By continuing to use the site you agree to our Privacy & Cookies policy

Your browser seems to have cookies disabled. For the best experience of this website, please enable cookies in your browser.


Your browser is no longer supported

For the best possible experience using our website we recommend you upgrade to a newer version or another browser.


Wakeful baby may be 'preventing pregnancy', claims biologist

Sibling rivalry may extend to breastfeeding infants who keep their mothers up at night to prevent them getting pregnant, an expert has claimed.

Infants who constantly wake up demanding to be fed are trying to delay the birth of a brother or sister, according to evolutionary biologist Professor David Haig, from Harvard University in the US.

Breastfeeding widens the gap between births by undermining fertility. The act of suckling blocks hormonal signals that lead to ovulation, and the longer a woman breastfeeds, the longer she has to wait to get pregnant again.

“Natural selection will have preserved suckling and sleeping behaviours of infants that suppress ovarian function”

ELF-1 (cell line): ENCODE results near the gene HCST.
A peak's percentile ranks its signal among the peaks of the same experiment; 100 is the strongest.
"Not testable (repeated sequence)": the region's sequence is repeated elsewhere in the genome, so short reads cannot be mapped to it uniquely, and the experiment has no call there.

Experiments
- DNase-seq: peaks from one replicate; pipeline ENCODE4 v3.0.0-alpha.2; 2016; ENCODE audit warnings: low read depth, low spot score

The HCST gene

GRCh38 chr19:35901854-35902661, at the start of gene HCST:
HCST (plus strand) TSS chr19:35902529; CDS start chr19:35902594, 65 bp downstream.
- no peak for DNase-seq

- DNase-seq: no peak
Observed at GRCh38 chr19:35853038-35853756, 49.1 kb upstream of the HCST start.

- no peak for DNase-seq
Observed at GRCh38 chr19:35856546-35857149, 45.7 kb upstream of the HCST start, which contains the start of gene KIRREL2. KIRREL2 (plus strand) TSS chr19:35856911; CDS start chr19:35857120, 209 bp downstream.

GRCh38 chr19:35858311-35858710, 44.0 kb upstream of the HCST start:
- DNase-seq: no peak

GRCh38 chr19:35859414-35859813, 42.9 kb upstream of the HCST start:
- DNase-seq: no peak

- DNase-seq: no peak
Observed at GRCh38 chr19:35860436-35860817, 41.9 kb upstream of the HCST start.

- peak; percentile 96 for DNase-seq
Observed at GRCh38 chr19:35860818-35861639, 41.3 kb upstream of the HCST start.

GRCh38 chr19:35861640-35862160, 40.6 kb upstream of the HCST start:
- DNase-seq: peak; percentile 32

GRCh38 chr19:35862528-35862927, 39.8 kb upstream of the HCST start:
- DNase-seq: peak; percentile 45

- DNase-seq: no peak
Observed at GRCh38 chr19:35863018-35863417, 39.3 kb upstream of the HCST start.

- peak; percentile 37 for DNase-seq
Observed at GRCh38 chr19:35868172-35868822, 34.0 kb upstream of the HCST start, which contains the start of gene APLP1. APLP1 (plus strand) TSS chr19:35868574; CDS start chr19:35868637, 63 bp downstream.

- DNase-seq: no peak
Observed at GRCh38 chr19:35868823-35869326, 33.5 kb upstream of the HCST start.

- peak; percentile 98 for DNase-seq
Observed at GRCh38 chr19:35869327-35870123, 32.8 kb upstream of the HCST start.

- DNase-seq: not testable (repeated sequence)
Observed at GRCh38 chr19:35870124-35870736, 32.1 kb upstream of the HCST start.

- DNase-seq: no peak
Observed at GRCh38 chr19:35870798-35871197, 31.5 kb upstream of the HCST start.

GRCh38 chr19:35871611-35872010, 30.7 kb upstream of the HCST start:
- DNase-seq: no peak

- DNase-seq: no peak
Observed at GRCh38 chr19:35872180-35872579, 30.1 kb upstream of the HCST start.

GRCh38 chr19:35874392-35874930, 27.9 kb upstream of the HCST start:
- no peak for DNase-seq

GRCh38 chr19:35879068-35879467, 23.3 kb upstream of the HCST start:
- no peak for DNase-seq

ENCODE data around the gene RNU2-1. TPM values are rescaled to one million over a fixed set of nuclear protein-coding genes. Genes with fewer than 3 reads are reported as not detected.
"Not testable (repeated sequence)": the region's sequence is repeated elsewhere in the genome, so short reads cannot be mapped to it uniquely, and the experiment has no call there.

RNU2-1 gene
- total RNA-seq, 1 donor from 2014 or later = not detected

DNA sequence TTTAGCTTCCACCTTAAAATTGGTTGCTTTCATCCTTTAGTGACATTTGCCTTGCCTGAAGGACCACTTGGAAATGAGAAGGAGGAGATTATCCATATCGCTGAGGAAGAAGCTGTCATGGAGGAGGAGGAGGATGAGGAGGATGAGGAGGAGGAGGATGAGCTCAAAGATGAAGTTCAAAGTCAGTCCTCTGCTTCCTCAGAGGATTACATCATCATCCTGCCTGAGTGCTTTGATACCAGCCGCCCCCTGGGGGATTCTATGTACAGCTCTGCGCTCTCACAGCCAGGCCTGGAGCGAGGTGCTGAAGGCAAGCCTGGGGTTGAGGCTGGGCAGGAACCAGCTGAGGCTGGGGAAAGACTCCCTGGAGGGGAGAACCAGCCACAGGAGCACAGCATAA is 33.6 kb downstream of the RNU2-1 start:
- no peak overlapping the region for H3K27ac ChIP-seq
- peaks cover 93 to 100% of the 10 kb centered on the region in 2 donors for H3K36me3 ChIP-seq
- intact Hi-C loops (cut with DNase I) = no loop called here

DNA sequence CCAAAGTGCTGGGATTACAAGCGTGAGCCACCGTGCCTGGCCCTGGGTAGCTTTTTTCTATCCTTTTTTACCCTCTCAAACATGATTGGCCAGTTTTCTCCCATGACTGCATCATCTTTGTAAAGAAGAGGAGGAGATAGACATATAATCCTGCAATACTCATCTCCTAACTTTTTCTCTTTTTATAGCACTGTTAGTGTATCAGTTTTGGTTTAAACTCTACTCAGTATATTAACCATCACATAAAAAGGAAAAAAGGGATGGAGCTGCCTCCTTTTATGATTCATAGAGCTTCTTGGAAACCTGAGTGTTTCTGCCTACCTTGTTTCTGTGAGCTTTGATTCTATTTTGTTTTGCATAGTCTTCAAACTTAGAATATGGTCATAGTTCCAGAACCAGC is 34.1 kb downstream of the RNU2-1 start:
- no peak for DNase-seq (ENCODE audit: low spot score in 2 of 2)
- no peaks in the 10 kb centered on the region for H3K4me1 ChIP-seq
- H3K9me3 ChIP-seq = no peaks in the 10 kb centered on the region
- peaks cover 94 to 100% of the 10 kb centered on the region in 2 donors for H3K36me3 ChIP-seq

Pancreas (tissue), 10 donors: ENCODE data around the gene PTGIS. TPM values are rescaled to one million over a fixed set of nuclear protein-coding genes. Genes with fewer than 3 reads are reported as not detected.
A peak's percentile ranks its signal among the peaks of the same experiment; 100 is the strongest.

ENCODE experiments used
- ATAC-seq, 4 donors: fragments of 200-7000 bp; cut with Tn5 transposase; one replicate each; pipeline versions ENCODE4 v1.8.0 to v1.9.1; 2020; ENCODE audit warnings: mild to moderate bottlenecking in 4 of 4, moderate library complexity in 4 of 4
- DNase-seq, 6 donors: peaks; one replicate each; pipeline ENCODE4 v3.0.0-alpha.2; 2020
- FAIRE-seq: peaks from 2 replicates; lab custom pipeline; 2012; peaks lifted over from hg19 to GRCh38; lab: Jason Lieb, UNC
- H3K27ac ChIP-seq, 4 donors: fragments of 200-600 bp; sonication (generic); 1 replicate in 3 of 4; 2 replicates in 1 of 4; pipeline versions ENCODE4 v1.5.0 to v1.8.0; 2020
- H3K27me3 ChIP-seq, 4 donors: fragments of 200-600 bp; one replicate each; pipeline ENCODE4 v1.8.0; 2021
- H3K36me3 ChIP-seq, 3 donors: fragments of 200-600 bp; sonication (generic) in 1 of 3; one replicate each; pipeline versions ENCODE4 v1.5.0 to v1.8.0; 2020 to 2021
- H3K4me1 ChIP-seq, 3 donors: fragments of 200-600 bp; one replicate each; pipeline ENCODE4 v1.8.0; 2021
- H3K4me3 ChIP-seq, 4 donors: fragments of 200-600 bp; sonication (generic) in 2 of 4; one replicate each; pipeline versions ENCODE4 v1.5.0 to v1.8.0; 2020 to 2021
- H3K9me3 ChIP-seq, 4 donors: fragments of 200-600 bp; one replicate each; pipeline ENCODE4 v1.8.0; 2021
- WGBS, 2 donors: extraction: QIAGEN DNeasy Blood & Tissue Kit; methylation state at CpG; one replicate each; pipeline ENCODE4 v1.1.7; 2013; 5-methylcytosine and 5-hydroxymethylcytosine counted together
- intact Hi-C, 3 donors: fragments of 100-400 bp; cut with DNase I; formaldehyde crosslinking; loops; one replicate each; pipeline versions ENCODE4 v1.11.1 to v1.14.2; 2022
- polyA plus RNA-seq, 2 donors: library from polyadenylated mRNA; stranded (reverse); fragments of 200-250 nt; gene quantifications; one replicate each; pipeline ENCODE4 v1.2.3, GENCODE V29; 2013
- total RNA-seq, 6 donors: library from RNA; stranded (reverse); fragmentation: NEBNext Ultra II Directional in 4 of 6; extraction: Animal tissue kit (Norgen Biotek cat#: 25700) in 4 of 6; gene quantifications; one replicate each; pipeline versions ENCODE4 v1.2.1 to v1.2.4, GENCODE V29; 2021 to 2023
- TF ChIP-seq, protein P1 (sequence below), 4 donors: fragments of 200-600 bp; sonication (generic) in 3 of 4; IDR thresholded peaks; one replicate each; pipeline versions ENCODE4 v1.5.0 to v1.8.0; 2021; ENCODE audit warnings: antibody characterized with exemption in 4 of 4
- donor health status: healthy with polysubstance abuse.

David Haig

Over millions of years, human infants have evolved the feeding strategy to reduce competition and improve their chances of survival, Professor Haig believes.

He points out that smaller periods of time between the birth of siblings are associated with higher death rates of infants and toddlers.

“Natural selection will have preserved suckling and sleeping behaviours of infants that suppress ovarian function in mothers because infants have benefited from delay of the next birth,” said Professor Haig.

“Maximal night waking can be conjectured to overlap with the greatest benefits of contraceptive suckling,” he added.

It may be fathers’ genes that are responsible, he added. Evidence from babies with Angelman syndrome (AS), a rare developmental disorder marked by extreme restlessness, indicated that paternal genes promote suckling and waking.

Instructing parents not to respond to night waking by children with AS resulted in dramatic improvements in sleep quality.

Writing in the journal Evolution, Medicine And Public Health, Professor Haig said while the selective forces that led to frequent infant night waking had been reduced in the modern world, their effects remained “part of our biological heritage”.

Have your say

You must sign in to make a comment.

Related Jobs

Sign in to see the latest jobs relevant to you!